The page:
Making your farm visit a success
Farm-based activities for Early Years Foundation StageJump to resources
Early Years Foundation Stage activities that can be carried out before, during or after a school visit.
Curriculum area: Communication and language
- Talk session - children give accounts of their day on the farm.
- Recognise pictures of farm animals.
- Naming adult and baby animals from pictures.
- Matching two sets of same animals.
- Game of 'snap' using animal pictures.
- Play games - teacher starts by saying 'I am pink, have a curly tail and make this sound. Who am I?' When confident children can take the lead.
- Practise vocabulary - name farm animals using pictures and emphasise words such as
hooves, fur, tails, horns, fleece.
- Ask open questions - 'tell me about your pictures'.
- Play tapes of animal sounds for listening bingo - identify pictures of animals, children cover up picture of animal when they hear the sound of that animal.
- Children listen to a story about a farm read from a book and then discuss.
- Look at non-fiction books about farms, and at the pictures, and discuss.
- Sings songs - Old MacDonald, Five little ducks went swimming one day.
- Photocopied sets of farm-animal pictures
- Pictures of animals (you can make your own) and the farm stuck onto card
- Tape of animal sounds
- Story and non-fiction books about farms
- Collection of songs
Curriculum area: Physical development
- Outdoor play - pretend wheeled toys are farm vehicles, make a farmyard route for tractors to drive around.
- Use trailers or wheelbarrows for children to move items or pretend animals (other children?) from one part of the farm yard to another.
- Separate a corner of play area into a 'field'. Demonstrate how the farmer would plough or harvest a field, driving up and down. Include a gate in the design.
- Wheeled outdoor toys
- Cones, boxes and items suitable for partitioning, and marking out 'field'
Curriculum area: Literacy
- Match picture to word - 'hen' to picture of hen; extend by matching word to word.
- Practise initial sound collections - 'p' is for pig, pen, pink.
- Free, emergent writing about the farm and what they saw or create a simple story board.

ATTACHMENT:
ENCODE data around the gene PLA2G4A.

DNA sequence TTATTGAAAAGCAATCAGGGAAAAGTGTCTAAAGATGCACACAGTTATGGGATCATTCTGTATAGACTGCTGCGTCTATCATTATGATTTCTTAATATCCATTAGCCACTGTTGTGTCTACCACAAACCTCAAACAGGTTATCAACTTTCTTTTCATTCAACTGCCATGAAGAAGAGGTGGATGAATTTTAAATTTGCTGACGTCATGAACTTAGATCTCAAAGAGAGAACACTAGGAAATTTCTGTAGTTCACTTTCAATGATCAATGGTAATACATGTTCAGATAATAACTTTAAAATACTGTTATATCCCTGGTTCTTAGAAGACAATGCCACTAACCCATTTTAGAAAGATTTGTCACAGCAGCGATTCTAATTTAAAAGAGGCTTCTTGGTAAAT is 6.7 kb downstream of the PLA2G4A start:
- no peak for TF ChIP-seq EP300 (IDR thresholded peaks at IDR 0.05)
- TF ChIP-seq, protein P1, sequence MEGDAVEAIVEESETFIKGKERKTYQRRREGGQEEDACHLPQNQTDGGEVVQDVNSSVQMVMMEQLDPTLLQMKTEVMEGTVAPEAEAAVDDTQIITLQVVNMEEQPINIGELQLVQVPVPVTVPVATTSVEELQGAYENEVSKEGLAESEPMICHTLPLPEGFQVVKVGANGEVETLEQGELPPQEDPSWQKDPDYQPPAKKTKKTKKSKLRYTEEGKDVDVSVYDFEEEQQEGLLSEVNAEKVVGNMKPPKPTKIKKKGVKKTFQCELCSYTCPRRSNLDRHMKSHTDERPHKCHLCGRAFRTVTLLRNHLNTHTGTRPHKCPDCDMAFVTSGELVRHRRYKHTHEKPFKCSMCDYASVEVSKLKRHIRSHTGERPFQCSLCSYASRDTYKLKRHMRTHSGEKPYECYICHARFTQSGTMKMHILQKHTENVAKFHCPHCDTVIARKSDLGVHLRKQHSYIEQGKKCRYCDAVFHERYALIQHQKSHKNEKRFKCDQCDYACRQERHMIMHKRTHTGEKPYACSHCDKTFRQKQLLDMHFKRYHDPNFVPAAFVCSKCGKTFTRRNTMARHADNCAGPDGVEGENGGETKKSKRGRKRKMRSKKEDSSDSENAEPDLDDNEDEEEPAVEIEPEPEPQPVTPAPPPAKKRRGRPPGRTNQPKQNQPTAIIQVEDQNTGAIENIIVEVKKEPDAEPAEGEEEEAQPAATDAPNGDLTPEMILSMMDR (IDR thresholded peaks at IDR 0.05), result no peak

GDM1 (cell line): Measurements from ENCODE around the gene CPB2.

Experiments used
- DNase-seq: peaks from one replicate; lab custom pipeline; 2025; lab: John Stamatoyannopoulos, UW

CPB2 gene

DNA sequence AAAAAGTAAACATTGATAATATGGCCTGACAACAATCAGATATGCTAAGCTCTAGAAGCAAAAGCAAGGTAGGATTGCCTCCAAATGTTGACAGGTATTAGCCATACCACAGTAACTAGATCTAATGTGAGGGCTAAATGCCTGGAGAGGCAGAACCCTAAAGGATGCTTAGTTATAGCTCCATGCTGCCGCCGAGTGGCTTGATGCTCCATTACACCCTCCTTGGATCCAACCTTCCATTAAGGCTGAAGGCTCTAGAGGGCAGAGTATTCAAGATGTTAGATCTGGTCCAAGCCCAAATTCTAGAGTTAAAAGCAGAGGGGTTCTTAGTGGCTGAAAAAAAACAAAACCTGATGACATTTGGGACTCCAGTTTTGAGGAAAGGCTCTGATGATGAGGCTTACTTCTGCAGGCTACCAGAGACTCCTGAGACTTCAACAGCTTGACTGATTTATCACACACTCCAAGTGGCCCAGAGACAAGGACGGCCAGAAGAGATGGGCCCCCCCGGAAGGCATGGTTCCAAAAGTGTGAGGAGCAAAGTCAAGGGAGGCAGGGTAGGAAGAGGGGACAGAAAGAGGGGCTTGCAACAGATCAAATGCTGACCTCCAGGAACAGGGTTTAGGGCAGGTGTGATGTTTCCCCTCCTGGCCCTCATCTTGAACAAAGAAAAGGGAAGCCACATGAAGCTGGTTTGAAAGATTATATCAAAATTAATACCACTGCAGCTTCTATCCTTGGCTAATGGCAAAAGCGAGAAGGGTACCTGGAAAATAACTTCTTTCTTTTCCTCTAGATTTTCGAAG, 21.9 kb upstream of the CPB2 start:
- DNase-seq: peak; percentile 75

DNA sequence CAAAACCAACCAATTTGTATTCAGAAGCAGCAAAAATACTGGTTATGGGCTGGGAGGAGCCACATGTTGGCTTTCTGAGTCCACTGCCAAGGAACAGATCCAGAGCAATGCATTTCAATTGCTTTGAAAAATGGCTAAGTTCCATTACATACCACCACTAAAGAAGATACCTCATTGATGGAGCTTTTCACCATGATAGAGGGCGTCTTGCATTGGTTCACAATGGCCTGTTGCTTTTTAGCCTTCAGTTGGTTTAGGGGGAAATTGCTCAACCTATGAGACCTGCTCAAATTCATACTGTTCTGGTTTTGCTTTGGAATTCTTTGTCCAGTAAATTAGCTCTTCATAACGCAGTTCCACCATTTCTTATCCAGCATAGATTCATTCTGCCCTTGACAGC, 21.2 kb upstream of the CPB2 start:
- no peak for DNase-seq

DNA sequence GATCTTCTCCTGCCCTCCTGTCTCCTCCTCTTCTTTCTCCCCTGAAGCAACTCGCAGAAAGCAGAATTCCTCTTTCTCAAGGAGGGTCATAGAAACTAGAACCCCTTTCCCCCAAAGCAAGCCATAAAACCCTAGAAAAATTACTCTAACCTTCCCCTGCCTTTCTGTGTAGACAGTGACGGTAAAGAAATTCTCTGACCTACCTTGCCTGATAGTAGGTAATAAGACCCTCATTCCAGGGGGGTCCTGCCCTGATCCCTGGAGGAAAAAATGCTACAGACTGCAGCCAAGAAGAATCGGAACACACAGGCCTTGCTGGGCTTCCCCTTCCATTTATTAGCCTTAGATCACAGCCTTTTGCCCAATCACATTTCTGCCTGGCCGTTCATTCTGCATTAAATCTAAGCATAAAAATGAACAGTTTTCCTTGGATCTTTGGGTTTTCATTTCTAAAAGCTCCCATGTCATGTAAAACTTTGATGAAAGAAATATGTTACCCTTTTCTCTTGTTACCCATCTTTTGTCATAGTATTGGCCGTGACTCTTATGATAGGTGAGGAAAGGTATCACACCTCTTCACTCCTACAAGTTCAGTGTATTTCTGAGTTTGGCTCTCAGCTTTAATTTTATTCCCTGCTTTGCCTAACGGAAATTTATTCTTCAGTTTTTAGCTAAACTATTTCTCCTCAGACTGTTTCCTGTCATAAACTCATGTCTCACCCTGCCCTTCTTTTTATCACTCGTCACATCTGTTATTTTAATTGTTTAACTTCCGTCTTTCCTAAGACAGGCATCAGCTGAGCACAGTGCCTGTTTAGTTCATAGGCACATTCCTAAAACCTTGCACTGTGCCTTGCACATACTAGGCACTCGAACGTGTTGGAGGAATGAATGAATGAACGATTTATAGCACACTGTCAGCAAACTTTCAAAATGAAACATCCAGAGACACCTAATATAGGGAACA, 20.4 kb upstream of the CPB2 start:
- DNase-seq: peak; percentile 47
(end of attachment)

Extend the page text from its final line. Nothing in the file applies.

- Each child contributes drawing to a class 'big' book of animals seen on farm visit.
- Structured writing - using word cards with pictures or a sentence maker.
- Draw a picture of farm and write a caption.
- Find words for sentences: 'Here is a (farm noun)', 'This is a (farm noun)', 'I can see a (farm noun).
- Make a pop-up book and stick in pop-up animals, find the word for the animal in the picture name cards and write it in.
- Make book of animals with names underneath.
- Pictures of animals with speech bubbles - children fill in speech.
- Letters of the alphabet on individual cards
- Class scrap-book or a few sheets of sugar paper folded in two
- Sentence maker or words on card
- Make folded books with animals cut to pop out or lift up as a flap
- Cards with animal pictures and names
- Folded book
- Pictures of animals with speech bubbles
Curriculum area: Mathematics
- Sort: farm animals eg cows/not cows; hens/not hens, limit to two animals to start with and then increase number of animals to sort to three and then four. Develop by sorting animals that have four legs/two legs; animals that go into water/do not go into water; have feathers/do not have feathers/ etc.
- Match: using any sorting apparatus to match like to like. Develop by matching two sorts of animals hens/cows; same number/more or less, etc.
- Order: by height eg 'Here is a cow, can you find an animal which is smaller/one that is taller?'
- Sequence: by twos - hens/sheep/hens/sheep,'Can you copy that line of animals?' By threes - hens/sheep/pigs/hens/sheep/pigs, 'Can you copy this line of animals?' Extend 'Try and make your own line', by colour/number of legs, etc?'
- Counting animals in pictures or on model farm.
- Put toy animals on model farm - count them.
- Put toy animals in fields - ask children to find the field with three sheep or four pigs.